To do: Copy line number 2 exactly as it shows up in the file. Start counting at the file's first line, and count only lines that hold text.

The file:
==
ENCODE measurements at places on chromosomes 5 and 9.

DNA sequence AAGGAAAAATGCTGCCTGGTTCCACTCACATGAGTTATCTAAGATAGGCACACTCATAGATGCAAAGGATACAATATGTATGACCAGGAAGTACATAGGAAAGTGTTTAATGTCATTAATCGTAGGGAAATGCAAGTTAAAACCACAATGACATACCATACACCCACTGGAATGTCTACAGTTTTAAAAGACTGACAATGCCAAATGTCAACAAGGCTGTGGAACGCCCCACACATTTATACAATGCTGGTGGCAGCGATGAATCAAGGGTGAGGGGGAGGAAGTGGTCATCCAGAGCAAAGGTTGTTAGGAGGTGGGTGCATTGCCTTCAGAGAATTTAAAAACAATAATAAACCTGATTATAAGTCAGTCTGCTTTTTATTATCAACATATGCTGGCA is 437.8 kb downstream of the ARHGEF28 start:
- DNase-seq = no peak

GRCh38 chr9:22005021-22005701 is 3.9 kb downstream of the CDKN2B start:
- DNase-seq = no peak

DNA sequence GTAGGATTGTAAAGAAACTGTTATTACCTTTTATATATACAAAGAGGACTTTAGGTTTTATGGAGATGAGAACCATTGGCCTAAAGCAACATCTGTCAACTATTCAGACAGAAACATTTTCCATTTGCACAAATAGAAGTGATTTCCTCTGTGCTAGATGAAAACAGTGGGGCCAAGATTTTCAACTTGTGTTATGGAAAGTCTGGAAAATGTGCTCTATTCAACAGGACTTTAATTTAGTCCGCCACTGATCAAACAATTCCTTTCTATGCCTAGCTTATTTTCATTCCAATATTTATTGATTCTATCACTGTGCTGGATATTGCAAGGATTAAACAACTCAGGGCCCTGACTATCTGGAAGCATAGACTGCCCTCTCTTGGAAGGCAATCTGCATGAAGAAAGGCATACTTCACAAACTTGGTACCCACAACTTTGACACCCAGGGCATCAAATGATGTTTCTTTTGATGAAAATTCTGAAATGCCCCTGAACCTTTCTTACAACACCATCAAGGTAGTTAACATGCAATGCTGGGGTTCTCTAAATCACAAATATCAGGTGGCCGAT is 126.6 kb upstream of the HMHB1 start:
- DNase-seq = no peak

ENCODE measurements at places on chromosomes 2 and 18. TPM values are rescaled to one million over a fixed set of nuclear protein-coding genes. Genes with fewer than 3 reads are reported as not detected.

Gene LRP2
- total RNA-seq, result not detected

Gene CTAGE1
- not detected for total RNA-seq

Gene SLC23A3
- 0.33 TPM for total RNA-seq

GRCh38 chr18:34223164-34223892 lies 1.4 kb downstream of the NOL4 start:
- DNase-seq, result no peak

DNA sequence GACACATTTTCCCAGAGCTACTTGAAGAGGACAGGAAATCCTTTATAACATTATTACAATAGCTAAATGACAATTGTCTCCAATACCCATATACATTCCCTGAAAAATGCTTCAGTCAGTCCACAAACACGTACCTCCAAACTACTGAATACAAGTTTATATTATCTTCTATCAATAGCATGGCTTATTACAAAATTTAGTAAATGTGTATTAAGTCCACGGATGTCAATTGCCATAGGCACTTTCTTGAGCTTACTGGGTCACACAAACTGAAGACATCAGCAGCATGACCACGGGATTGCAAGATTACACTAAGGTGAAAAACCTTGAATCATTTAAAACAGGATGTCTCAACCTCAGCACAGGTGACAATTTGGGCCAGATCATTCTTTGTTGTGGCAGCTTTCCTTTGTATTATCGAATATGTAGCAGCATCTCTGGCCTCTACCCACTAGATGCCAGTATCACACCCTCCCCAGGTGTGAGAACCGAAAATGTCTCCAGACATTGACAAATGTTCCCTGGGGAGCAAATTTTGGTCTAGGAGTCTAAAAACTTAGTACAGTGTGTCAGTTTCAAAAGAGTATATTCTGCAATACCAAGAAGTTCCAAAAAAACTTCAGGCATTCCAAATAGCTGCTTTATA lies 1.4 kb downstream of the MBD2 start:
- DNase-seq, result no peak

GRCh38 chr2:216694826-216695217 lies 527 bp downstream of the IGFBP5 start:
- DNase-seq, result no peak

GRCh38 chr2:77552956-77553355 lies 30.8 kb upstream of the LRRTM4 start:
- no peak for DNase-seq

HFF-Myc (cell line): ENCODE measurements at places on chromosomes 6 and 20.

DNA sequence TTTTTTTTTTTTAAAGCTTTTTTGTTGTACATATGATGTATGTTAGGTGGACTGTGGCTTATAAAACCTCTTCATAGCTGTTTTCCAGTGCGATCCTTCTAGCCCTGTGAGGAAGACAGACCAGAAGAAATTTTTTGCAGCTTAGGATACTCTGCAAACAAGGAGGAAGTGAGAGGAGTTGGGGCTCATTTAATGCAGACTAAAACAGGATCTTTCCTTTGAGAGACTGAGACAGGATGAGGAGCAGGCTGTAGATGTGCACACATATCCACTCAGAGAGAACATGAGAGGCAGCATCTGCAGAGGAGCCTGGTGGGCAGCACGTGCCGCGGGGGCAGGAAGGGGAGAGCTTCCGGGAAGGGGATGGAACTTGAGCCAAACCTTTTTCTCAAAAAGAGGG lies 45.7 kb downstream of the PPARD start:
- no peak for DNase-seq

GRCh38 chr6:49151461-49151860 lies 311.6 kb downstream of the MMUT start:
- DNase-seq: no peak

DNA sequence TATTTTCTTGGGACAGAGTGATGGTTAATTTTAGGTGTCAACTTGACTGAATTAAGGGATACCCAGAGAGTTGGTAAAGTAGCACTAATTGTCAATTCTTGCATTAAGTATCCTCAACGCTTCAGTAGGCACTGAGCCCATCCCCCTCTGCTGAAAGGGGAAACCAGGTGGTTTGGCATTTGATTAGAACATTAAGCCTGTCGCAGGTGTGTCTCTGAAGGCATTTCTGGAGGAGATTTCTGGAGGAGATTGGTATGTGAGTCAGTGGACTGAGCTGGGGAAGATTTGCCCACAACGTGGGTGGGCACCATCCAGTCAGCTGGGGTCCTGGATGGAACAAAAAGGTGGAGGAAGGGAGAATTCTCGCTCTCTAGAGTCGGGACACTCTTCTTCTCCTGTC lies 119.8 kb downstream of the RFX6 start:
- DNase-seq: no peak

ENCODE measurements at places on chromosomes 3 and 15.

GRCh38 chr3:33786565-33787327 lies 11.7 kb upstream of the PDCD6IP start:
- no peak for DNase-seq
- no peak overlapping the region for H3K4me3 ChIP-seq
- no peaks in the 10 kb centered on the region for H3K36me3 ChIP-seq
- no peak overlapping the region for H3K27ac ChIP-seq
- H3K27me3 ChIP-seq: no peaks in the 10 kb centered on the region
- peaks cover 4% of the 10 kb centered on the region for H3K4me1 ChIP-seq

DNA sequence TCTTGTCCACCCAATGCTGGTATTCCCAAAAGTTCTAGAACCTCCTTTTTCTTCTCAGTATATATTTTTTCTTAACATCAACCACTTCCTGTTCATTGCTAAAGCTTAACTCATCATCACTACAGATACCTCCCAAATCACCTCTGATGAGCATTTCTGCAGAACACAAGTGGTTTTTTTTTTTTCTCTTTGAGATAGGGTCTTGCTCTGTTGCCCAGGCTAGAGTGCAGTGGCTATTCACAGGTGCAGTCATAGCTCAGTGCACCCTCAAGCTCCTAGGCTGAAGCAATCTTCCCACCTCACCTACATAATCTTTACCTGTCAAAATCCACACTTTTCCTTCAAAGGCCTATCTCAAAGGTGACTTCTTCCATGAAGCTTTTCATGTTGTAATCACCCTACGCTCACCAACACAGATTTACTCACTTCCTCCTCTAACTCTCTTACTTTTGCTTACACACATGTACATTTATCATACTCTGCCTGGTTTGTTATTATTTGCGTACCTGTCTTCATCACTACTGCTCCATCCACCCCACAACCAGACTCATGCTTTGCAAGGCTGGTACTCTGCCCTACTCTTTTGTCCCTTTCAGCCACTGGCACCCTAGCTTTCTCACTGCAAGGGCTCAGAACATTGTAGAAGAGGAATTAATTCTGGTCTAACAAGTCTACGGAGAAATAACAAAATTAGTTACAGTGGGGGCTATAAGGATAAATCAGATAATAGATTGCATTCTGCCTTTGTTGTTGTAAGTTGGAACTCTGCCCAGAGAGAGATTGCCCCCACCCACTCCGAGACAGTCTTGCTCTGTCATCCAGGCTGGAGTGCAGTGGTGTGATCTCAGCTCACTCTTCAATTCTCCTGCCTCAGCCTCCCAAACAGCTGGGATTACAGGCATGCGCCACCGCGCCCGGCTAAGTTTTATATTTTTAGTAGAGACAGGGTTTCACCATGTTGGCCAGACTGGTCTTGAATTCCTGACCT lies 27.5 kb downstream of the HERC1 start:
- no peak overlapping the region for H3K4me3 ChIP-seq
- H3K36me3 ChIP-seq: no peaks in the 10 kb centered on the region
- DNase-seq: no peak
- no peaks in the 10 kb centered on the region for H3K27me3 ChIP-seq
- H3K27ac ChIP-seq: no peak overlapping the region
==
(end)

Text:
DNA sequence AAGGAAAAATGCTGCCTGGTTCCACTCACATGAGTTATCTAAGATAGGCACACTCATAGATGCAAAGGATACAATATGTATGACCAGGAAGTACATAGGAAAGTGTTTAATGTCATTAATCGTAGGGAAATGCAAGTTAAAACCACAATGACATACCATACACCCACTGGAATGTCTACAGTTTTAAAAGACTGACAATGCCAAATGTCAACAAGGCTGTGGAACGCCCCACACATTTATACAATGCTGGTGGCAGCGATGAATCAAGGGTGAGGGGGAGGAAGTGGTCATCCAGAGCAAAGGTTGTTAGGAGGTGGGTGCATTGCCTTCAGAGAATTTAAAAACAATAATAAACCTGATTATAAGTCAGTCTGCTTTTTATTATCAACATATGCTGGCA is 437.8 kb downstream of the ARHGEF28 start: